Diagnostic Criteria – DSM-5
People with ADHD show a persistent pattern of inattention and/or hyperactivity-impulsivity that interferes with functioning or development:
1. Inattention: Six or more symptoms of inattention for children up to age 16, or five or more for adolescents 17 and older and adults; symptoms of inattention have been present for at least 6 months, and they are inappropriate for developmental level:
- Often fails to give close attention to details or makes careless mistakes in schoolwork, at work, or with other activities.
- Often has trouble holding attention on tasks or play activities.
- Often does not seem to listen when spoken to directly.
- Often does not follow through on instructions and fails to finish schoolwork, chores, or duties in the workplace (e.g., loses focus, side-tracked).
- Often has trouble organizing tasks and activities.
- Often avoids, dislikes, or is reluctant to do tasks that require mental effort over a long period of time (such as schoolwork or homework).
- Often loses things necessary for tasks and activities (e.g. school materials, pencils, books, tools, wallets, keys, paperwork, eyeglasses, mobile telephones).
- Is often easily distracted
- Is often forgetful in daily activities.
2. Hyperactivity and Impulsivity: Six or more symptoms of hyperactivity-impulsivity for children up to age 16, or five or more for adolescents 17 and older and adults; symptoms of hyperactivity-impulsivity have been present for at least 6 months to an extent that is disruptive and inappropriate for the person’s developmental level:
- Often fidgets with or taps hands or feet, or squirms in seat.
- Often leaves seat in situations when remaining seated is expected.
- Often runs about or climbs in situations where it is not appropriate (adolescents or adults may be limited to feeling restless).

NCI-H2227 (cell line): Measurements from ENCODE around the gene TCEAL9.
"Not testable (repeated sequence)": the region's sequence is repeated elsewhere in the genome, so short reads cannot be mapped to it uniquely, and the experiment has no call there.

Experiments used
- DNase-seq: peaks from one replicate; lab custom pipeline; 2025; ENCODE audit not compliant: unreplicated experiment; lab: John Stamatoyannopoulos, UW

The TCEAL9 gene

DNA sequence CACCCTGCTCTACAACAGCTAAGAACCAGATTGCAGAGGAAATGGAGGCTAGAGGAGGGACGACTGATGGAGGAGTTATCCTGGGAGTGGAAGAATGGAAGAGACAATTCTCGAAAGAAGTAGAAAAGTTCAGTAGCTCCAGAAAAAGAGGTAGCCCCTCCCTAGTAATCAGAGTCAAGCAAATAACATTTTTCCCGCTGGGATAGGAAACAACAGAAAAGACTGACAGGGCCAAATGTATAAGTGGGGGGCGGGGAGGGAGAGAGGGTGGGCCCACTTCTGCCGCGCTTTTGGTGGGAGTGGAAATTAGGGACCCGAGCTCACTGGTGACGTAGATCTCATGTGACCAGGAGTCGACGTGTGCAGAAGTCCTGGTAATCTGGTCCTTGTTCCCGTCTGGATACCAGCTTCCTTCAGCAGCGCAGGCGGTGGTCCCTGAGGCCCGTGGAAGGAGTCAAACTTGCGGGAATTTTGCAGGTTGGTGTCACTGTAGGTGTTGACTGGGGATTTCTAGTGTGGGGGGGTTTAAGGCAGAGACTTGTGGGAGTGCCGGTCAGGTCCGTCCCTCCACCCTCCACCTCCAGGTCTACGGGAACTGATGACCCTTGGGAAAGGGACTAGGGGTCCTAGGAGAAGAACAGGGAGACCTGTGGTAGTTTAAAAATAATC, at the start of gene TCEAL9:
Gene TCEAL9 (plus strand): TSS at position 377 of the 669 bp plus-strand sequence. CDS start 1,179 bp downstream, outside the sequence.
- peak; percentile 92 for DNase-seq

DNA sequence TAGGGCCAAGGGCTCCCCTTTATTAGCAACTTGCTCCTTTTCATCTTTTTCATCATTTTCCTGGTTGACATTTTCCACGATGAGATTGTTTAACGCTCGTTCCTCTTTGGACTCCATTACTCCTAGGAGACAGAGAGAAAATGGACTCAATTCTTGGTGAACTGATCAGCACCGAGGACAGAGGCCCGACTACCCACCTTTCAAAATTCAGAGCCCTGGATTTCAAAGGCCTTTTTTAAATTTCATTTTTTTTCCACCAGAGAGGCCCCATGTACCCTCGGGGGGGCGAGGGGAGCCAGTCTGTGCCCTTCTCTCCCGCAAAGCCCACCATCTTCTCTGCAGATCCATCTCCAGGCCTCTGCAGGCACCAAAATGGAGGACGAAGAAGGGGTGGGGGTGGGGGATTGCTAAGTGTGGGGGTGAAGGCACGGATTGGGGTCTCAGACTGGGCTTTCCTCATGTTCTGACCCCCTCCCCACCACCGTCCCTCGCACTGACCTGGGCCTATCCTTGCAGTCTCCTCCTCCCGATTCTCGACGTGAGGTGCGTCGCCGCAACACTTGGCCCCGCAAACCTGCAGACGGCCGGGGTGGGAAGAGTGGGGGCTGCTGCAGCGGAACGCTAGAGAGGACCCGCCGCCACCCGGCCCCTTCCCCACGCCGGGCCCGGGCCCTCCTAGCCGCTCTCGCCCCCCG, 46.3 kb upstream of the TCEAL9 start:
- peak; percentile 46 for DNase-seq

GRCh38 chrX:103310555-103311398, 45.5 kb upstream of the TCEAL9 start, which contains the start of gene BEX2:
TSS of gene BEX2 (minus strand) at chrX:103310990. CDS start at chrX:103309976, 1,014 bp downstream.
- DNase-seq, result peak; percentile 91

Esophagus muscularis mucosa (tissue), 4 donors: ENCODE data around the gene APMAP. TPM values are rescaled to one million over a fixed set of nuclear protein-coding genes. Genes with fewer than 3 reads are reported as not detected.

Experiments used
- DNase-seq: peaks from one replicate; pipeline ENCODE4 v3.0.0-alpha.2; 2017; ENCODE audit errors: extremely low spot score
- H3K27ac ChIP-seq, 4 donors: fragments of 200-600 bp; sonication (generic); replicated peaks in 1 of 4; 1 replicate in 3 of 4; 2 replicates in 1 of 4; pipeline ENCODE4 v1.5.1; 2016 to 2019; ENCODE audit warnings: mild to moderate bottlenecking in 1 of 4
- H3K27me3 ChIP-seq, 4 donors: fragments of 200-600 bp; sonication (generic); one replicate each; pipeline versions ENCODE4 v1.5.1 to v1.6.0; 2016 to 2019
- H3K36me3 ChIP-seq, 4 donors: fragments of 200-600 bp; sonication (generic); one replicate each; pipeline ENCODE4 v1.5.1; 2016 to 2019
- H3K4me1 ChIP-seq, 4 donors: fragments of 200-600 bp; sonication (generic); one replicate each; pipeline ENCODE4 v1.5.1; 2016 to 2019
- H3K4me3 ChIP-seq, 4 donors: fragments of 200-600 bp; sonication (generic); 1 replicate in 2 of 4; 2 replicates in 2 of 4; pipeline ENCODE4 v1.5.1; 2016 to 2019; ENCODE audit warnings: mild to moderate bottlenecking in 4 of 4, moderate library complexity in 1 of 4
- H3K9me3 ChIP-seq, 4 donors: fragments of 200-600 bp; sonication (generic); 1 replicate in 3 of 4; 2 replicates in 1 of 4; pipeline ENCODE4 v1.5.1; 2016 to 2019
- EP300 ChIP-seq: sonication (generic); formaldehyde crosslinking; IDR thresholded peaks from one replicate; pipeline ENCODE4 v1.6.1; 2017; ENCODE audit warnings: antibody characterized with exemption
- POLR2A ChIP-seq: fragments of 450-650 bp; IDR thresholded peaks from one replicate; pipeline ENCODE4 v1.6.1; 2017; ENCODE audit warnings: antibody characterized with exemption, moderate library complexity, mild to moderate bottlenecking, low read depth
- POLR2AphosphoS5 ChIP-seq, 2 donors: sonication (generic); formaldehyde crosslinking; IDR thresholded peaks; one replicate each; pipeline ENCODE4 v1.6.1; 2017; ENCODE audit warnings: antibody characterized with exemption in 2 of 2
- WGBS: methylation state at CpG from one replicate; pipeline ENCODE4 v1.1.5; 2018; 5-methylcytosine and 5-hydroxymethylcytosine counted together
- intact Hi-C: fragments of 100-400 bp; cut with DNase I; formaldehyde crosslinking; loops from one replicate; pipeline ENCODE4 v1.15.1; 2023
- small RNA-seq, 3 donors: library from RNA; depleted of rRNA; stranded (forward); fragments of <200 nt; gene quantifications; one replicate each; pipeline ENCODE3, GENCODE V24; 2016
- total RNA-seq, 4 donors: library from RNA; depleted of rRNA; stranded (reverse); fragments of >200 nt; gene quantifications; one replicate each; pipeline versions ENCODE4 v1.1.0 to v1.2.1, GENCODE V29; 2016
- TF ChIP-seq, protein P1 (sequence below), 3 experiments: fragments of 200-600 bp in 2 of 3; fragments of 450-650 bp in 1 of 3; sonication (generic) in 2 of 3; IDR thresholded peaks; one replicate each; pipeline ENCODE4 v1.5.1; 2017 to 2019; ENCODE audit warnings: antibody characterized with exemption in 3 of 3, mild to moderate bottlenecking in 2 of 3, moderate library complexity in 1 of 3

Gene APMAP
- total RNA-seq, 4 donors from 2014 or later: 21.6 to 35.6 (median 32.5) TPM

- Often unable to play or take part in leisure activities quietly.
- Is often “on the go” acting as if “driven by a motor”.
- Often talks excessively.
- Often blurts out an answer before a question has been completed.
- Often has trouble waiting his/her turn.
- Often interrupts or intrudes on others (e.g., butts into conversations or games)
In addition, the following conditions must be met:
- Several inattentive or hyperactive-impulsive symptoms were present before age 12 years.
- Several symptoms are present in two or more setting, (such as at home, school or work; with friends or relatives; in other activities).
- There is clear evidence that the symptoms interfere with, or reduce the quality of, social, school, or work functioning.
- The symptoms are not better explained by another mental disorder (such as a mood disorder, anxiety disorder, dissociative disorder, or a personality disorder). The symptoms do not happen only during the course of schizophrenia or another psychotic disorder.
Based on the types of symptoms, three kinds (presentations) of ADHD can occur:
- Combined Presentation: if enough symptoms of both criteria inattention and hyperactivity-impulsivity were present for the past 6 months
- Predominantly Inattentive Presentation: if enough symptoms of inattention, but not hyperactivity-impulsivity, were present for the past six months
- Predominantly Hyperactive-Impulsive Presentation: if enough symptoms of hyperactivity-impulsivity, but not inattention, were present for the past six months.
Because symptoms can change over time, the presentation may change over time as well.
Diagnosing ADHD in Adults
ADHD often lasts into adulthood. To diagnose ADHD in adults and adolescents age 17 or older, only 5 symptoms are needed instead of the 6 needed for younger children. Symptoms might look different at older ages. For example, in adults, hyperactivity may appear as extreme restlessness or wearing others out with their activity.
For more information about diagnosis and treatment throughout the lifespan, please visit the websites of the National Resource Center on ADHD and the National Institutes of Mental Health.
To learn more about the current criteria, and recommendations for updates to the DSM read – Changes in the Definition of ADHD in DSM-5: Subtle but Important
Do You Recognize these Hidden Challenges of ADHD?
Learn About The Intentional Teacher (NYC).